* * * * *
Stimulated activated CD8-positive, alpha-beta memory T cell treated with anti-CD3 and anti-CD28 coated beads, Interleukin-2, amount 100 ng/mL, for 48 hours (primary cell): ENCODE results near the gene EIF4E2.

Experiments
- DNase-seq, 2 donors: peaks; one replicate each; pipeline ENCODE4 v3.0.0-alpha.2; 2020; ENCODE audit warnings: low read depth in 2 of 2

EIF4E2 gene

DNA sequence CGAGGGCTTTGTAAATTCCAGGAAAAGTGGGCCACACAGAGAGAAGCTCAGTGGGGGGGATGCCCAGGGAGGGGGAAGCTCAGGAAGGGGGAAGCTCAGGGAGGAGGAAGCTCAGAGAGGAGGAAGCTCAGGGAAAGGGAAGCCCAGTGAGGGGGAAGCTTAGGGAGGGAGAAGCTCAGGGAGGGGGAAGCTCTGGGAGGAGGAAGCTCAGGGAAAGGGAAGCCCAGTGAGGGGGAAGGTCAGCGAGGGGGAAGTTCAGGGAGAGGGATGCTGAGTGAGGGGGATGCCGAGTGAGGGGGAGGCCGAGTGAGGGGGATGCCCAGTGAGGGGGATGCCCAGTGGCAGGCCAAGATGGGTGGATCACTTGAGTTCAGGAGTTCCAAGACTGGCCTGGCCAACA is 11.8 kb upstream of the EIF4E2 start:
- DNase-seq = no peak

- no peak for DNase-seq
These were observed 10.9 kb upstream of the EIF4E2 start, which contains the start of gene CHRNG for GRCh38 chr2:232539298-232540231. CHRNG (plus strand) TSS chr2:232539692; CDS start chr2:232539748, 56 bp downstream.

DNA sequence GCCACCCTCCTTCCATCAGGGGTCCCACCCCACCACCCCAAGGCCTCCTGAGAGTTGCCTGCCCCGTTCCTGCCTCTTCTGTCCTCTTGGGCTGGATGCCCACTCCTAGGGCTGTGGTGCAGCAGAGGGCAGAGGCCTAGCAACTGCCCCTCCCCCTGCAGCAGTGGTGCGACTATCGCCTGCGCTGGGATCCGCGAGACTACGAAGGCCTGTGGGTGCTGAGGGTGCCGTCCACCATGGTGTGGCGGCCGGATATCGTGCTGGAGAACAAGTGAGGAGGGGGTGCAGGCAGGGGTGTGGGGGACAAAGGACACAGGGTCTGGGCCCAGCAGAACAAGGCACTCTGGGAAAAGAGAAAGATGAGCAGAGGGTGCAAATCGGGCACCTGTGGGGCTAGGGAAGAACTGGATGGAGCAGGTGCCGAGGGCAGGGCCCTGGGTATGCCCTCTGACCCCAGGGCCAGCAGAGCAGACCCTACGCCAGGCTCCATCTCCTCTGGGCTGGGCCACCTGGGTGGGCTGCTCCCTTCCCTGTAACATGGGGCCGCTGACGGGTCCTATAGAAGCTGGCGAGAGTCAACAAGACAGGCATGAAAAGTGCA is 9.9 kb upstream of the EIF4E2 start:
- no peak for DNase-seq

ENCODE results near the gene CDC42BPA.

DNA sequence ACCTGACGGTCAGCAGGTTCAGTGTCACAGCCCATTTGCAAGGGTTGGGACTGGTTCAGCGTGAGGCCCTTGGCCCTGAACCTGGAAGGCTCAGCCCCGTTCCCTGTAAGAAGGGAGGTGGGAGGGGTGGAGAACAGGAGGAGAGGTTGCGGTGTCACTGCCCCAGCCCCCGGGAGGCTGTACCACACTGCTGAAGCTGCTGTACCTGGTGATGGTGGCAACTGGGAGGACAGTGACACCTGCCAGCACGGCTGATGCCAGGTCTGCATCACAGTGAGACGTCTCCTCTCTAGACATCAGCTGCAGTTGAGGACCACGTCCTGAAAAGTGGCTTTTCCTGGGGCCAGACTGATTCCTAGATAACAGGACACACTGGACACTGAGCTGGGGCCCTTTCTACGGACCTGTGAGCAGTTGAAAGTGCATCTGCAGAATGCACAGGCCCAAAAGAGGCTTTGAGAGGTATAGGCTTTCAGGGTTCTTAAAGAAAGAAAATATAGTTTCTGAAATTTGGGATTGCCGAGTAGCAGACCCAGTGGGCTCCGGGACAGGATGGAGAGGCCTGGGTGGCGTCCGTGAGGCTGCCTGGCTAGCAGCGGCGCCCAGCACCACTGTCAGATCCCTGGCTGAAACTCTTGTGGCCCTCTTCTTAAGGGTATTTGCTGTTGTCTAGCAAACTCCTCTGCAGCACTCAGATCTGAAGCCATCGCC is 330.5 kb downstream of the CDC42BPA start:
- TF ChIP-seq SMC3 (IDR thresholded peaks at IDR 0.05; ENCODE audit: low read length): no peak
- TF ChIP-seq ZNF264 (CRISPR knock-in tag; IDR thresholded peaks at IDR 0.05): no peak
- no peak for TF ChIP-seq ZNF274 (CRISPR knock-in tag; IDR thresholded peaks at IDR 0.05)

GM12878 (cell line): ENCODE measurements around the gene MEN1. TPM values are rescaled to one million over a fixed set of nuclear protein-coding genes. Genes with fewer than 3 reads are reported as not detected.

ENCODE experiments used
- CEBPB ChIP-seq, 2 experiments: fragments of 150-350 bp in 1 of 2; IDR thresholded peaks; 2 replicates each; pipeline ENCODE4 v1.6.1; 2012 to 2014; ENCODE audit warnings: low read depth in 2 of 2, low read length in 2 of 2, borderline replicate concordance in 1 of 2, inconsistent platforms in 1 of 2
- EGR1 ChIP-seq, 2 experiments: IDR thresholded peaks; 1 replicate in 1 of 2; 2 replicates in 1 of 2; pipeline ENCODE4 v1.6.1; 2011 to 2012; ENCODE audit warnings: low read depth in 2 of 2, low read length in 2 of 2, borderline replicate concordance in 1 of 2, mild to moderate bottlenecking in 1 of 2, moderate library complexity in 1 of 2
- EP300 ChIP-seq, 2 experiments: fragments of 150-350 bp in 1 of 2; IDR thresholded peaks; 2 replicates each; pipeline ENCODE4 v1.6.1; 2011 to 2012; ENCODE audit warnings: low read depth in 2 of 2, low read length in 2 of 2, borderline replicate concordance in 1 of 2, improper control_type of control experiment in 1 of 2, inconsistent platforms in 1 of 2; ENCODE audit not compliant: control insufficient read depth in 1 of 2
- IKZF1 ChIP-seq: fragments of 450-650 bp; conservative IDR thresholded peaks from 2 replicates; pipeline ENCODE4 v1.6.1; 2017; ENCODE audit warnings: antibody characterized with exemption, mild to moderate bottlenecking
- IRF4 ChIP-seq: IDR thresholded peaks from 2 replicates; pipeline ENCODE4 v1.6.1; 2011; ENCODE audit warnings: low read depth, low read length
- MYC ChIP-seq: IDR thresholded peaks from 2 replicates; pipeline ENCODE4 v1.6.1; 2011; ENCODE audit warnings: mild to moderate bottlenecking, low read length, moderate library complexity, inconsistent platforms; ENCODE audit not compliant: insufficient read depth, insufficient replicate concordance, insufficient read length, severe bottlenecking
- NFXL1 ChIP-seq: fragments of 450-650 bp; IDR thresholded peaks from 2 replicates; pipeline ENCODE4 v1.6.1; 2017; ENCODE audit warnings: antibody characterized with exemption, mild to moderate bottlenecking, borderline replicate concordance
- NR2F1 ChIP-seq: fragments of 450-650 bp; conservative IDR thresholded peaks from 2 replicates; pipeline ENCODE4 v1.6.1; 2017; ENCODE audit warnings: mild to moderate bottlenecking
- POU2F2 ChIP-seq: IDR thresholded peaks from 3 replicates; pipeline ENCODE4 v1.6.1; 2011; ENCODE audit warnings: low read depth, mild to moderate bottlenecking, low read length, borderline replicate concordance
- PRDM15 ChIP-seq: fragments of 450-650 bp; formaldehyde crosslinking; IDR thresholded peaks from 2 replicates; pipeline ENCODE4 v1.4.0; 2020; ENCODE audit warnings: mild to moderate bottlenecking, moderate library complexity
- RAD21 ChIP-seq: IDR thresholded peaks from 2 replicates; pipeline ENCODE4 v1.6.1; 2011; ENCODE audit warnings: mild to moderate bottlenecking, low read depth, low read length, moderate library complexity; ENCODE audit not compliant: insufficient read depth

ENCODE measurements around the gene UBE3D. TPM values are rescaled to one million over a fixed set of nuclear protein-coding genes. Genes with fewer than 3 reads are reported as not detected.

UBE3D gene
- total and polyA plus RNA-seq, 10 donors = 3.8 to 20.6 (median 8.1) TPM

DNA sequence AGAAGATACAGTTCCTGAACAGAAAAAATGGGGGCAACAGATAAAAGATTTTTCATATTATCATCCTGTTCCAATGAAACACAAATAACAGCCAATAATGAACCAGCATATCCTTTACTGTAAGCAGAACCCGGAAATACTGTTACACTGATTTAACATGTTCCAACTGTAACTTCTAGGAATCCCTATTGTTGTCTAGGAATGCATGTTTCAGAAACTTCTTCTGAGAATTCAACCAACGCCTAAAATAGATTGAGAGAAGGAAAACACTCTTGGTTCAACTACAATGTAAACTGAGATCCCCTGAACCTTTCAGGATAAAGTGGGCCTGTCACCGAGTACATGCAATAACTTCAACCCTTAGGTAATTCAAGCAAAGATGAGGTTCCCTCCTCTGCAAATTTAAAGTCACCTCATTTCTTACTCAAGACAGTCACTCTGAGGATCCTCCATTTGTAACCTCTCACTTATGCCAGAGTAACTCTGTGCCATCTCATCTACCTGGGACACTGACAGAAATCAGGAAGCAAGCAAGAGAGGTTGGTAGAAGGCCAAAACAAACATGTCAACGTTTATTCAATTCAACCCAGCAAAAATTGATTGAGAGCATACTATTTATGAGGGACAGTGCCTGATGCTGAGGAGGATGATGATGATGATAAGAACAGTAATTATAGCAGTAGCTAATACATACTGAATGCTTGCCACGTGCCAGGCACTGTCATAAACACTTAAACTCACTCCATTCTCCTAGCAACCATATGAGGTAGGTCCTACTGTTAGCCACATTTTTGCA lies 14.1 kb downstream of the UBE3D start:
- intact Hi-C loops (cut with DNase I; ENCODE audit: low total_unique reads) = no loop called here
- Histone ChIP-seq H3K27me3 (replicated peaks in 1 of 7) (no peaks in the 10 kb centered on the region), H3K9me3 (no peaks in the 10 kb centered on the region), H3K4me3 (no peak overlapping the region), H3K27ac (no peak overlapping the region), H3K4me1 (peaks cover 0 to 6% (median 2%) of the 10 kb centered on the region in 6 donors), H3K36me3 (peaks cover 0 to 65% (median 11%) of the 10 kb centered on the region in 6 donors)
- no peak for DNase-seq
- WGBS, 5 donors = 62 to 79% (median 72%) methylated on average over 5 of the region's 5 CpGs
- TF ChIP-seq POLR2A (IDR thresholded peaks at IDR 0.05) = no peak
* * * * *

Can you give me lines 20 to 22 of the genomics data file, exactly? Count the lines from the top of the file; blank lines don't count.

- EP300 ChIP-seq, 2 experiments: fragments of 150-350 bp in 1 of 2; IDR thresholded peaks; 2 replicates each; pipeline ENCODE4 v1.6.1; 2011 to 2012; ENCODE audit warnings: low read depth in 2 of 2, low read length in 2 of 2, borderline replicate concordance in 1 of 2, improper control_type of control experiment in 1 of 2, inconsistent platforms in 1 of 2; ENCODE audit not compliant: control insufficient read depth in 1 of 2
- IKZF1 ChIP-seq: fragments of 450-650 bp; conservative IDR thresholded peaks from 2 replicates; pipeline ENCODE4 v1.6.1; 2017; ENCODE audit warnings: antibody characterized with exemption, mild to moderate bottlenecking
- IRF4 ChIP-seq: IDR thresholded peaks from 2 replicates; pipeline ENCODE4 v1.6.1; 2011; ENCODE audit warnings: low read depth, low read length